The report says, “With more than 75 percent of the Arab population living in major cities in the region, under degraded living conditions, shrinking public spaces and the general malaise of a majority of the population. Young people in the region are the main victims of this grim situation. They constitute the largest segment of society – 105 million are aged 15-29, 30 percent of the Arab region’s population – and suffer from pervasive social exclusion. Unemployment among youths is the highest in the world at more than 30 percent.”

The Report also revealed that an overwhelming majority of youth rejects terrorism and religious fanaticism, although conservative social attitudes are eminent at the present moment in time. The report concludes, “Arab countries are witnessing a widening divide between the “haves” and the “have-nots”, and young Arabs living in slums and peripheral areas have fewer chances of obtaining a quality education and access to affordable health services.” These are recipes for a renewed class conflict erupting in the region. Negotiated settlements, ‘political solutions’ violence and wars, with imperialist aggression and fundamentalist terror cannot resolve anything. Under the present capitalist system, the mayhem and conflagration can only exacerbate. Now the fate of Syria’s beleaguered masses is once again linked to that of the rest of the region’s oppressed inhabitants. After a hundred years, history has come full circle but on a higher plane.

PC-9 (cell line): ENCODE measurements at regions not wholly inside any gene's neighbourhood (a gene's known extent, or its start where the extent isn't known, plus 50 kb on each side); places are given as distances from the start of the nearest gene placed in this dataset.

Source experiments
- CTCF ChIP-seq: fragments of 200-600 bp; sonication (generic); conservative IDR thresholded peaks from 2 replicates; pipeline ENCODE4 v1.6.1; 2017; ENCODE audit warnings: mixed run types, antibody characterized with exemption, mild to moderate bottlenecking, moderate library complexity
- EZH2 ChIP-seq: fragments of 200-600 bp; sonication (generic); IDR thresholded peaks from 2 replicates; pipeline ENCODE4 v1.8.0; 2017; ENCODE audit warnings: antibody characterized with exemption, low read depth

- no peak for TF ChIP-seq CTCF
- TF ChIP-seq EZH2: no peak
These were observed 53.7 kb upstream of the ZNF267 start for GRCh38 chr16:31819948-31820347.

The conflict and crisis have bypassed the boundaries carved out by the imperialists after the First World War. Now the fate of the peoples of the Middle East is linked more closely than ever before. Inspite of the defeat of the 2011 uprising and the present bloody quagmire that has convulsed the region a new uprising is bound to erupt. Such a movement and be victorious only by overcoming the divisions and the prejudices of religion, sect, nationality, creed and race. It can only be united on a class basis. Such a class struggle where the toiling classes from Israel to the Arabian Peninsula in a collective fight for their socioeconomic transformation can lead the way. The victory of such a revolutionary movement with a Marxist leadership can emancipate the masses of this historic region from misery, oppression, wars and bloodshed. It shall become a united Socialist Federation of the Middle East. A beacon of hope and revolution for the oppressed masses across the planet.